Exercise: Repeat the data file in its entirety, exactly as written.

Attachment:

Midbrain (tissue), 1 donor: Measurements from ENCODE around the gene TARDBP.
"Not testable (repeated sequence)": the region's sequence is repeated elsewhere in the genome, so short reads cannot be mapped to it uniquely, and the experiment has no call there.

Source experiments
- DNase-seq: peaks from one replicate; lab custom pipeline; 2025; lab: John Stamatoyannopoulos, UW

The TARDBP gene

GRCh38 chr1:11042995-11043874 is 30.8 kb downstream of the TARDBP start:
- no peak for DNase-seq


Midbrain (tissue), 1 donor: Measurements from ENCODE around the gene TARDBP.
"Not testable (repeated sequence)": the region's sequence is repeated elsewhere in the genome, so short reads cannot be mapped to it uniquely, and the experiment has no call there.

Source experiments
- DNase-seq: peaks from one replicate; lab custom pipeline; 2025; lab: John Stamatoyannopoulos, UW

The TARDBP gene

GRCh38 chr1:11042995-11043874 is 30.8 kb downstream of the TARDBP start:
- no peak for DNase-seq